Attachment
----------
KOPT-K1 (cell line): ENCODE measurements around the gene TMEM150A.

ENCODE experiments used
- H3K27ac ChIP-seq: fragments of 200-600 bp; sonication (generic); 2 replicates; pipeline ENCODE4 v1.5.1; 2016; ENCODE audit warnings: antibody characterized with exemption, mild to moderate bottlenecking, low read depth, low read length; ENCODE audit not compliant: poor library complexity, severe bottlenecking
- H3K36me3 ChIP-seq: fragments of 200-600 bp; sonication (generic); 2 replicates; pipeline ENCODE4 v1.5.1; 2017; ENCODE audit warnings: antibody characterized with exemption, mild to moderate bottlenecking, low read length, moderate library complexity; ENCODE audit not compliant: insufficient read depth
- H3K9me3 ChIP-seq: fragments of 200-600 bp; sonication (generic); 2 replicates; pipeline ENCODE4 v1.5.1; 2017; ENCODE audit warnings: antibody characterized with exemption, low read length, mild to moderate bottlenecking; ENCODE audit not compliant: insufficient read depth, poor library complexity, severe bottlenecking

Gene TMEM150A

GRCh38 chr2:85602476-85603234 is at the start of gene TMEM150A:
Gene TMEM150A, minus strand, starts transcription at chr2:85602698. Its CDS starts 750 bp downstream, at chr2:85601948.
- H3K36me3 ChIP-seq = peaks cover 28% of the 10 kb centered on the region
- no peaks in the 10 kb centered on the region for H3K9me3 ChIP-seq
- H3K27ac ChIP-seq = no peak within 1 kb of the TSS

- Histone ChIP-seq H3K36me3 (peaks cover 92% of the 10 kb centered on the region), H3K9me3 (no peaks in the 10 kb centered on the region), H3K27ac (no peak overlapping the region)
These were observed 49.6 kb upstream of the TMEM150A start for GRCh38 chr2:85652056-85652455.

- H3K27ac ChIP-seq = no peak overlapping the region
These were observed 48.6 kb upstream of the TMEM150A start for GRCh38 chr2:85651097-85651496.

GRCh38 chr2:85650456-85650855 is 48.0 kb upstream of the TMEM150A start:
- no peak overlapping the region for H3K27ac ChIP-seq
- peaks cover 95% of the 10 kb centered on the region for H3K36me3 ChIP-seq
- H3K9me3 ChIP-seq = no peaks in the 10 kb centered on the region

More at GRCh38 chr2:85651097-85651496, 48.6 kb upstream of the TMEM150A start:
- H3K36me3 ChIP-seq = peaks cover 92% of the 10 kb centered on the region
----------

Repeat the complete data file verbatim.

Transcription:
KOPT-K1 (cell line): ENCODE measurements around the gene TMEM150A.

ENCODE experiments used
- H3K27ac ChIP-seq: fragments of 200-600 bp; sonication (generic); 2 replicates; pipeline ENCODE4 v1.5.1; 2016; ENCODE audit warnings: antibody characterized with exemption, mild to moderate bottlenecking, low read depth, low read length; ENCODE audit not compliant: poor library complexity, severe bottlenecking
- H3K36me3 ChIP-seq: fragments of 200-600 bp; sonication (generic); 2 replicates; pipeline ENCODE4 v1.5.1; 2017; ENCODE audit warnings: antibody characterized with exemption, mild to moderate bottlenecking, low read length, moderate library complexity; ENCODE audit not compliant: insufficient read depth
- H3K9me3 ChIP-seq: fragments of 200-600 bp; sonication (generic); 2 replicates; pipeline ENCODE4 v1.5.1; 2017; ENCODE audit warnings: antibody characterized with exemption, low read length, mild to moderate bottlenecking; ENCODE audit not compliant: insufficient read depth, poor library complexity, severe bottlenecking

Gene TMEM150A

GRCh38 chr2:85602476-85603234 is at the start of gene TMEM150A:
Gene TMEM150A, minus strand, starts transcription at chr2:85602698. Its CDS starts 750 bp downstream, at chr2:85601948.
- H3K36me3 ChIP-seq = peaks cover 28% of the 10 kb centered on the region
- no peaks in the 10 kb centered on the region for H3K9me3 ChIP-seq
- H3K27ac ChIP-seq = no peak within 1 kb of the TSS

- Histone ChIP-seq H3K36me3 (peaks cover 92% of the 10 kb centered on the region), H3K9me3 (no peaks in the 10 kb centered on the region), H3K27ac (no peak overlapping the region)
These were observed 49.6 kb upstream of the TMEM150A start for GRCh38 chr2:85652056-85652455.

- H3K27ac ChIP-seq = no peak overlapping the region
These were observed 48.6 kb upstream of the TMEM150A start for GRCh38 chr2:85651097-85651496.

GRCh38 chr2:85650456-85650855 is 48.0 kb upstream of the TMEM150A start:
- no peak overlapping the region for H3K27ac ChIP-seq
- peaks cover 95% of the 10 kb centered on the region for H3K36me3 ChIP-seq
- H3K9me3 ChIP-seq = no peaks in the 10 kb centered on the region

More at GRCh38 chr2:85651097-85651496, 48.6 kb upstream of the TMEM150A start:
- H3K36me3 ChIP-seq = peaks cover 92% of the 10 kb centered on the region